It seems like there’s just about everything for canines these days, from electrically heated beds to carriers with folding out sides for extra room, there are even pools for dogs. Far from being a gimmick, these useful pools have a number of features that are great for canines.
Why a Dog Pool?
If you’re looking into getting one, you probably already have a use in mind for it. Most of us would just assume they’re for bathing, but they can be an amazing tool for allowing your dog to cool down in hot weather as well.
There are of course less practical applications, including recreation for your animal. A lot of dogs, particularly those that were bred to go after waterfowl while hunting, greatly enjoy the water anyways, so why not make a small investment in their happiness.
Apart from that, breeds that shed and drool a lot will be able to shed in the water and wash off the dried on saliva with little to no difficulty thanks to these handy dog pools. Every dog can benefit from an occasional bath, and it’s a great thing for you if you let them shed in a pool. It will keep the excess hair in the water, rather than on your floors and furniture if you use it regularly.
You might be asking yourself why you wouldn’t just use a kiddy pool, and the answer isn’t quite obvious. So here’s the rundown: canine pools are made for your dogs. While kiddy pools are generally made of thin and weak plastic materials, you’ll find that any quality dog pool is made of much tougher stuff. It’s generally more similar to the bed of a truck’s material than to the weak, easily cracked plastic contained in a lot of above ground pools.
If you’re short on time and don’t really want to read through a bunch of reviews, we’d recommend the Outdoor Bathing Dog Pool by ALL FOR PAWS. Of the offerings we’re presenting, it’s the highest quality by a long shot, and while it might take up a good bit of room with its high capacity, it’s also suited well for almost any canine you might have. It’s the perfect dog pool, especially for pooches with a little bit of size.
It’s one of the best products of this type on the marketplace.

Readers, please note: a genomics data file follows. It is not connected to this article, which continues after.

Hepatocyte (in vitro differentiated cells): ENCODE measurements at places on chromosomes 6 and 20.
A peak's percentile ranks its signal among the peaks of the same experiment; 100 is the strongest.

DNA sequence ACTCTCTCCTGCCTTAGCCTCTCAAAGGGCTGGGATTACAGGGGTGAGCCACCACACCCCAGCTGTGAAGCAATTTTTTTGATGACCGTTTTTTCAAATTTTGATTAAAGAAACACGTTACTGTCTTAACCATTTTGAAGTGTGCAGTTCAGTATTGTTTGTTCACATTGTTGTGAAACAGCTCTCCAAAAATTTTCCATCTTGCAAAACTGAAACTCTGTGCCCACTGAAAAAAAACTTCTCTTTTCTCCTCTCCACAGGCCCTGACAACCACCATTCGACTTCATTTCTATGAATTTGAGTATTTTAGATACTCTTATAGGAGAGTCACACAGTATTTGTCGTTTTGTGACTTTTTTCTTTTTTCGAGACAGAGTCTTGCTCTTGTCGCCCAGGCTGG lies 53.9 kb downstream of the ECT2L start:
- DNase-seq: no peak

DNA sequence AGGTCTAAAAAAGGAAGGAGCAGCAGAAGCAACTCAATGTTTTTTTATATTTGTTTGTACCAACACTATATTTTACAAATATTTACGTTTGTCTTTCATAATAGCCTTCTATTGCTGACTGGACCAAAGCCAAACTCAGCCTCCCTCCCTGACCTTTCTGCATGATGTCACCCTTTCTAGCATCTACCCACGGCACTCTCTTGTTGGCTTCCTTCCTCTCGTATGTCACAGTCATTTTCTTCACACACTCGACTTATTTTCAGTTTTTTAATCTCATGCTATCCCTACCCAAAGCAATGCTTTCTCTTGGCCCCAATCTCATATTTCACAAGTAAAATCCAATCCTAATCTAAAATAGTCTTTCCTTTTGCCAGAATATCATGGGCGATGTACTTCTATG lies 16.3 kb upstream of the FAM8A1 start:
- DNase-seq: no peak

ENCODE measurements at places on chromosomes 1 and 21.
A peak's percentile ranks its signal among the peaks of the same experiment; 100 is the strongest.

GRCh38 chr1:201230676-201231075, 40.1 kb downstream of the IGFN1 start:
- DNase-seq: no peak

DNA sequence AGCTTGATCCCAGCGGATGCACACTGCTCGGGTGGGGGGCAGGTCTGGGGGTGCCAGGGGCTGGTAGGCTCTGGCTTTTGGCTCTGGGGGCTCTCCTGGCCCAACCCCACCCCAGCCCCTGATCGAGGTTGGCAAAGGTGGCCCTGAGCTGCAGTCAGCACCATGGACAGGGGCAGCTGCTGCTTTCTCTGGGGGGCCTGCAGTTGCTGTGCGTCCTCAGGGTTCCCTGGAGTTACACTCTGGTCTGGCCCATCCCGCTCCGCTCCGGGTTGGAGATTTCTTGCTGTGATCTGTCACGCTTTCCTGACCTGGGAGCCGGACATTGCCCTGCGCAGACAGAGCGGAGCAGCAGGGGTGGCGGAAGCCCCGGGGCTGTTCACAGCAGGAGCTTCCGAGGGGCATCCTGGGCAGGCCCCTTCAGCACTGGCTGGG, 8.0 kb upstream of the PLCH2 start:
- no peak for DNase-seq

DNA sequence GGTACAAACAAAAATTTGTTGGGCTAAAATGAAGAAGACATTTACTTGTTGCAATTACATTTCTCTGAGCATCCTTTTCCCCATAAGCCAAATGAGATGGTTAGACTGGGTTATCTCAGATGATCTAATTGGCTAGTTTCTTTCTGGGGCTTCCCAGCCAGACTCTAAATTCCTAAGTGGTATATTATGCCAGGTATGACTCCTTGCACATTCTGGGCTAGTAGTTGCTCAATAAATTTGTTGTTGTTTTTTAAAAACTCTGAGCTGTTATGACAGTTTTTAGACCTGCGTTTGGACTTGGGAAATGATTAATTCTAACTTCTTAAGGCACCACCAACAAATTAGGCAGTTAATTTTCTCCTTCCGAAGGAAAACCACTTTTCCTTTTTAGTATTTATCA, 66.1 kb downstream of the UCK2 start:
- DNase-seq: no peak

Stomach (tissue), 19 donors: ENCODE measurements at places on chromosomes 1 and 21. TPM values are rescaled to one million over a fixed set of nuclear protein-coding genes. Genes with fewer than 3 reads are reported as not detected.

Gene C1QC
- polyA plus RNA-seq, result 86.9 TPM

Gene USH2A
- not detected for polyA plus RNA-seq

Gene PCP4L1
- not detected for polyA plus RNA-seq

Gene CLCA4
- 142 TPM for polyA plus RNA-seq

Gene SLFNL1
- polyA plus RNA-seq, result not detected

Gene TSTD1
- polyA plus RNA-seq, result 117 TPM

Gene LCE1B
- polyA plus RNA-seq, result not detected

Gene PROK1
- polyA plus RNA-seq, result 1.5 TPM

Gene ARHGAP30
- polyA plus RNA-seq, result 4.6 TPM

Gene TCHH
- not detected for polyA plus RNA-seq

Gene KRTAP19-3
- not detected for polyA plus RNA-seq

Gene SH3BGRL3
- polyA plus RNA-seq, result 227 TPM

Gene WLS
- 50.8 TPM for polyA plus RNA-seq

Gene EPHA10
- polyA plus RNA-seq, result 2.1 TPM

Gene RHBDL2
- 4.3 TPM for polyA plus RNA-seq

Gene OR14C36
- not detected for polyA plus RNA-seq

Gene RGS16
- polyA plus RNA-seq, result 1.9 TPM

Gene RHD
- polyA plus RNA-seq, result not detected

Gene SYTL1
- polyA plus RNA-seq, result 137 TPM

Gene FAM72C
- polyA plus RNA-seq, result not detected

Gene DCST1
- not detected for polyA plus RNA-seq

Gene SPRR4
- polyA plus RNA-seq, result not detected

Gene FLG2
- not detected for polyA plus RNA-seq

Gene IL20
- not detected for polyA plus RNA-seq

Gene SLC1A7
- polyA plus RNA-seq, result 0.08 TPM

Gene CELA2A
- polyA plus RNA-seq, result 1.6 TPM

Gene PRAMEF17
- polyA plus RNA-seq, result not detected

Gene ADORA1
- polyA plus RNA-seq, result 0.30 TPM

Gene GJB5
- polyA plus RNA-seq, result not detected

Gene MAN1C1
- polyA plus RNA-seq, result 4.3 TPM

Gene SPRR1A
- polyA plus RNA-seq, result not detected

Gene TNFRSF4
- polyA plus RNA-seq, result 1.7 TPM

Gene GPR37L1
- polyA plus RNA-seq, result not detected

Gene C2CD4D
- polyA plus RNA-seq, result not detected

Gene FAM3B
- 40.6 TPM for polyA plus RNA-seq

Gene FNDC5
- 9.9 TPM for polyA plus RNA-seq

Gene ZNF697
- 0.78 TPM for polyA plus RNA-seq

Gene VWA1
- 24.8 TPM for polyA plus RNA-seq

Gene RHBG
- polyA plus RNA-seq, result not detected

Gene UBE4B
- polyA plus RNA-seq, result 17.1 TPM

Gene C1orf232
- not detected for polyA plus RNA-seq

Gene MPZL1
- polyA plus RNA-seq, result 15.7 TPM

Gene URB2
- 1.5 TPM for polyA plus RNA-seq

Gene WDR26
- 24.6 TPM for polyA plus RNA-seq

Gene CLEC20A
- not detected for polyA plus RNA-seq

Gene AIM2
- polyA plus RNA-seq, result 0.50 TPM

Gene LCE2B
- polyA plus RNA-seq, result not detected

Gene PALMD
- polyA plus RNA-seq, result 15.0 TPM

The pool has five sizes available, and the large one has 55” in diameter being able to hold up to 120 gallons of water. It’s sure to be a hit for nearly any dog, and it’s large enough to fit even the most bear-like of canines. If you only have smaller dogs, though, you might want to take a look at the medium size option first as it might be a bit deep for toy and miniature-sized dogs.
It’s made of high-quality PVC, the durable kind of material for long-lasting use. The outstanding feature that puts this pool above the rest of similar products, is its very tough anti-slip bottom. Your playful canine won’t slip when jumping into this pool. It’s also a great feature regarding older arthritic dogs.
The Outdoor Bathing Dog Pool also has a convenient drain spout, making it easy for you to be able to drain the pool once the time comes. If you’re the thrifty type and want to recover the water when you’re done, you’ll also be glad to know you can attach a hose to the spout. This will make it incredibly easy to divert your doggy water to flower beds, lawns, or whatever plant you may want to water.
Conclusion: The only real disadvantage to this pool is that it is not completely indestructible and can be chewed through. Nonetheless, dogs very rarely decide to chew on pool filled with water instead of bathing in it. If you’re looking for a way to keep your medium or large sized dog cool in the hotter months of the year, though, this dog pool is an absolute bargain.